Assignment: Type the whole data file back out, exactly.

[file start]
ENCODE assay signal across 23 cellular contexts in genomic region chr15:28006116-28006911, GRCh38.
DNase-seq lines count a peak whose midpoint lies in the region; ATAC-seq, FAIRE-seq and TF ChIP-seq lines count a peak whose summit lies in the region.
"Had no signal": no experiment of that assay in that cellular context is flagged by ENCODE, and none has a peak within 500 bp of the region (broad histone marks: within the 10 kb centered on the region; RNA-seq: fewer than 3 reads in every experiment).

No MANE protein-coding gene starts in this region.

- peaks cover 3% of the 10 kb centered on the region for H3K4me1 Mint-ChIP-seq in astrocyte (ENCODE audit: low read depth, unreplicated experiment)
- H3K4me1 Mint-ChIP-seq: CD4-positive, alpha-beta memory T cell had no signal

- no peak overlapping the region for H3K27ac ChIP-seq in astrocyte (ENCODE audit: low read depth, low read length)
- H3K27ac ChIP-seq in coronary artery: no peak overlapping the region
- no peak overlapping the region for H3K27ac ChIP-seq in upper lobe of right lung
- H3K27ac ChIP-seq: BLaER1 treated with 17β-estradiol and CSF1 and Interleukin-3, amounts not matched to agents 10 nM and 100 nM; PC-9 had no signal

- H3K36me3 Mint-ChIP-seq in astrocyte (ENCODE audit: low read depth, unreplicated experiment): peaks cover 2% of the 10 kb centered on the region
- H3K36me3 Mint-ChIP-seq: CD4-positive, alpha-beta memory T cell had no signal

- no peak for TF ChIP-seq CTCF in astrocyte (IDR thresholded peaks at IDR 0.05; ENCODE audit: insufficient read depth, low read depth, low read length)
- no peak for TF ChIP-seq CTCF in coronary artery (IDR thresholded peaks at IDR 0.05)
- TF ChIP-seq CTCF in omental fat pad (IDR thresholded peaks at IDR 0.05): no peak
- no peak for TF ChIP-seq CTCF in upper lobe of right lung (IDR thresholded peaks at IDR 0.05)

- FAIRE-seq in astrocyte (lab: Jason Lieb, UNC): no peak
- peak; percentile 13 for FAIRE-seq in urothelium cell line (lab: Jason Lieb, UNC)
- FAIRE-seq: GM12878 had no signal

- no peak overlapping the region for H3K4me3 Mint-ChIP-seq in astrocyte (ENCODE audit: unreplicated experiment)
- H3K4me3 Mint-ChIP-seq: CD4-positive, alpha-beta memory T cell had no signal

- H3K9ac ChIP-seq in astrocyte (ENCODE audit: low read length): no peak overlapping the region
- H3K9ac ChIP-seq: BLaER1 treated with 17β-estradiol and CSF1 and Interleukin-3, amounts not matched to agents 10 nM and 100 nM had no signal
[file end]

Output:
ENCODE assay signal across 23 cellular contexts in genomic region chr15:28006116-28006911, GRCh38.
DNase-seq lines count a peak whose midpoint lies in the region; ATAC-seq, FAIRE-seq and TF ChIP-seq lines count a peak whose summit lies in the region.
"Had no signal": no experiment of that assay in that cellular context is flagged by ENCODE, and none has a peak within 500 bp of the region (broad histone marks: within the 10 kb centered on the region; RNA-seq: fewer than 3 reads in every experiment).

No MANE protein-coding gene starts in this region.

- peaks cover 3% of the 10 kb centered on the region for H3K4me1 Mint-ChIP-seq in astrocyte (ENCODE audit: low read depth, unreplicated experiment)
- H3K4me1 Mint-ChIP-seq: CD4-positive, alpha-beta memory T cell had no signal

- no peak overlapping the region for H3K27ac ChIP-seq in astrocyte (ENCODE audit: low read depth, low read length)
- H3K27ac ChIP-seq in coronary artery: no peak overlapping the region
- no peak overlapping the region for H3K27ac ChIP-seq in upper lobe of right lung
- H3K27ac ChIP-seq: BLaER1 treated with 17β-estradiol and CSF1 and Interleukin-3, amounts not matched to agents 10 nM and 100 nM; PC-9 had no signal

- H3K36me3 Mint-ChIP-seq in astrocyte (ENCODE audit: low read depth, unreplicated experiment): peaks cover 2% of the 10 kb centered on the region
- H3K36me3 Mint-ChIP-seq: CD4-positive, alpha-beta memory T cell had no signal

- no peak for TF ChIP-seq CTCF in astrocyte (IDR thresholded peaks at IDR 0.05; ENCODE audit: insufficient read depth, low read depth, low read length)
- no peak for TF ChIP-seq CTCF in coronary artery (IDR thresholded peaks at IDR 0.05)
- TF ChIP-seq CTCF in omental fat pad (IDR thresholded peaks at IDR 0.05): no peak
- no peak for TF ChIP-seq CTCF in upper lobe of right lung (IDR thresholded peaks at IDR 0.05)

- FAIRE-seq in astrocyte (lab: Jason Lieb, UNC): no peak
- peak; percentile 13 for FAIRE-seq in urothelium cell line (lab: Jason Lieb, UNC)
- FAIRE-seq: GM12878 had no signal

- no peak overlapping the region for H3K4me3 Mint-ChIP-seq in astrocyte (ENCODE audit: unreplicated experiment)
- H3K4me3 Mint-ChIP-seq: CD4-positive, alpha-beta memory T cell had no signal

- H3K9ac ChIP-seq in astrocyte (ENCODE audit: low read length): no peak overlapping the region
- H3K9ac ChIP-seq: BLaER1 treated with 17β-estradiol and CSF1 and Interleukin-3, amounts not matched to agents 10 nM and 100 nM had no signal